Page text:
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Doom with a View (Psychic Eye Mysteries, Book 7) Mass Market Paperback – September 1, 2009
In Twenty Years: A Novel
When five college roommates gather after twenty years, can the rifts between them be repaired? Learn More
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"Intuition tells me this book is right on target--I sense a hit!" -- Madelyn Alt
"A fresh, exciting addition to the amateur sleuth genre." -- J. A. Konrath
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Top Customer Reviews
I don't ask much from my light reading. When the heroine has the emotional stability of a two year old and can only find solace in her boyfriend's manly arms, I shrug and keep turning pages. When her best friend is engaging in reckless behaviors typically seen in psychopaths, I barely pause. When a painfully stereotypical love/hate relationship between two main characters is given way too many pages to unfold, I roll my eyes but keep going. It's light reading, after all, and I was perfectly happy with this book despite these issues, at least until the heroine walked into a drag bar.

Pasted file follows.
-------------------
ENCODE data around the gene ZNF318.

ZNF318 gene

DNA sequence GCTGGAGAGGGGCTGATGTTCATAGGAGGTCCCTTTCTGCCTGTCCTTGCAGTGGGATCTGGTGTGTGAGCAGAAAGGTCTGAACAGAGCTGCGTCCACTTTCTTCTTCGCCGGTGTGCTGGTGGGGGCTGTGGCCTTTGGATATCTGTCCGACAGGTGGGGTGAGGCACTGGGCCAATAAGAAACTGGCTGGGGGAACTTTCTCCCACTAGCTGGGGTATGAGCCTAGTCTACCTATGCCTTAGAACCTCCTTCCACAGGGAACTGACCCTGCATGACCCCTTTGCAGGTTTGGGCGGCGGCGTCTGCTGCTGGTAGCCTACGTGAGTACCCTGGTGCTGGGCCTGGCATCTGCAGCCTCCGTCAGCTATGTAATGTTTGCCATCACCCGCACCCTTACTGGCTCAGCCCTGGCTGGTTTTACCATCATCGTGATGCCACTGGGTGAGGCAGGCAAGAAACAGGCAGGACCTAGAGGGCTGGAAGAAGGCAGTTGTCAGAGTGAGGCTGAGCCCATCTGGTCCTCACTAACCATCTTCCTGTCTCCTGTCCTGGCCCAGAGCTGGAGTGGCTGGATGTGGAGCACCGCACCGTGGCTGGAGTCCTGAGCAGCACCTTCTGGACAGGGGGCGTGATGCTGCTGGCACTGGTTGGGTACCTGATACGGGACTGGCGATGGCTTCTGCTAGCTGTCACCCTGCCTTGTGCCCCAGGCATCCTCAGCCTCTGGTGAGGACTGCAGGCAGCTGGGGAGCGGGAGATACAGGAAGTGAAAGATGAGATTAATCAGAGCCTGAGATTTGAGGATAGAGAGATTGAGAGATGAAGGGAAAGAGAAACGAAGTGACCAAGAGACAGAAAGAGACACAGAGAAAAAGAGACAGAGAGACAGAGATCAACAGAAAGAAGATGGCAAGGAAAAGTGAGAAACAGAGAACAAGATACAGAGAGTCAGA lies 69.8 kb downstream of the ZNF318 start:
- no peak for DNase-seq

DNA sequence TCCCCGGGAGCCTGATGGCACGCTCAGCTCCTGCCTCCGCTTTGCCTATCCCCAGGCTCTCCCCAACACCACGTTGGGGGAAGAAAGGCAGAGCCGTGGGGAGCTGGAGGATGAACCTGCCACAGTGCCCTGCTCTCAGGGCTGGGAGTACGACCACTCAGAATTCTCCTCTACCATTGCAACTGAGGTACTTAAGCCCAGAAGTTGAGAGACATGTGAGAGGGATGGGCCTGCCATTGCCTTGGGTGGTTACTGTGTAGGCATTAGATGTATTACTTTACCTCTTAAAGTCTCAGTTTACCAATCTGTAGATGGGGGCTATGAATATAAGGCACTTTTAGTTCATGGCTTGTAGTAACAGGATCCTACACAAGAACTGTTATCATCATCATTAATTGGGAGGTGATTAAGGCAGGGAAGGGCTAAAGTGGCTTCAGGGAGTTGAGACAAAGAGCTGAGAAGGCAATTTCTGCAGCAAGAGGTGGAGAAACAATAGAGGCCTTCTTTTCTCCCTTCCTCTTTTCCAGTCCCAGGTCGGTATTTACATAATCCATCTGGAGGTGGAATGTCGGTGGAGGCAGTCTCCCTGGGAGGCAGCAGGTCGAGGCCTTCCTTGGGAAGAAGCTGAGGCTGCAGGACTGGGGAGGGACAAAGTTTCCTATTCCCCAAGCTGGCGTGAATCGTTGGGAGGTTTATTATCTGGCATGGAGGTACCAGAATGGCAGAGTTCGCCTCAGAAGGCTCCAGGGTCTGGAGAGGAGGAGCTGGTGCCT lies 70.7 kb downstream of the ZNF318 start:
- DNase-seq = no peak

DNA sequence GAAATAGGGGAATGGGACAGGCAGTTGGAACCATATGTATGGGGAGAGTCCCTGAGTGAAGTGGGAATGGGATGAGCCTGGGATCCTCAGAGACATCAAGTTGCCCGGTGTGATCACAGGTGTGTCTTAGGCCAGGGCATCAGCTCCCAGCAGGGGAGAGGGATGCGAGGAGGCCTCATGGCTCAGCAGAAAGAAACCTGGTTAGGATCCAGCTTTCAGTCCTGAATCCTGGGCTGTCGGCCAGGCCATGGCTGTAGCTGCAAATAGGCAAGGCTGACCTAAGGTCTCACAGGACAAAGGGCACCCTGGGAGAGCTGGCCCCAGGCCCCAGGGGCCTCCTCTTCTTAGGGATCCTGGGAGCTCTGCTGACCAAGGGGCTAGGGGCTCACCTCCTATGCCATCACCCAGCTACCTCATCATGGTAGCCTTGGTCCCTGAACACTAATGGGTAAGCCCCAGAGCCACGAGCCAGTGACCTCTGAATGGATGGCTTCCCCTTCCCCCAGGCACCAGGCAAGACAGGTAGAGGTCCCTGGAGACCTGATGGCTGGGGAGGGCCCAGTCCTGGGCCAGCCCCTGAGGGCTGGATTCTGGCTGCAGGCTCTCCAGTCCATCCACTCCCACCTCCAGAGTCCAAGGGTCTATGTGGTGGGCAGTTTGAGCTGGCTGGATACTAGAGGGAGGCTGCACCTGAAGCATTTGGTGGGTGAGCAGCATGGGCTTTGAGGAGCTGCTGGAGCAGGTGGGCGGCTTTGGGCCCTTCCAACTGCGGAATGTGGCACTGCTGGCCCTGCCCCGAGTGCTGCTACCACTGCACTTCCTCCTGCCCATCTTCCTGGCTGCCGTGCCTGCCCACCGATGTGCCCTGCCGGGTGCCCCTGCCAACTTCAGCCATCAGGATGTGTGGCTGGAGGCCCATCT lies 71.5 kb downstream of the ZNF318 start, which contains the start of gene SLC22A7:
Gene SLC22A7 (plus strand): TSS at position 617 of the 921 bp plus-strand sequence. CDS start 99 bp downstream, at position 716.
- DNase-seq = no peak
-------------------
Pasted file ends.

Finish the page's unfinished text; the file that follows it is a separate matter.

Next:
This book spent an incredible amount of time insensitively portraying gender nonconforming behavior, primarily concerning the art of drag performance. Laurie portrays drag queens in an unappealing and pathologizing light, even allowing characters to describe it as a 'perversion'. I'm not claiming to be an expert on drag and the culture around it, but even a layperson can tell that Laurie uses outdated, pathologizing terminology to describe drag queens. MAJOR SPOILER: she goes so far as to imply that being discovered as a drag queen is enough reason to resign from office or even commit murder! This portrayal of drag queens is completely unacceptable from a book published only 5 years ago, and ultimately brings what I would have called a 4 star light read down to a one star disappointment that I would rather throw in the trash than force on another reader.
Abby Cooper and best friend private investigator Candice team up to help the FBI find three missing college students. Not only are all three missing, and presumed dead, but they all happen to be the children of important political leaders.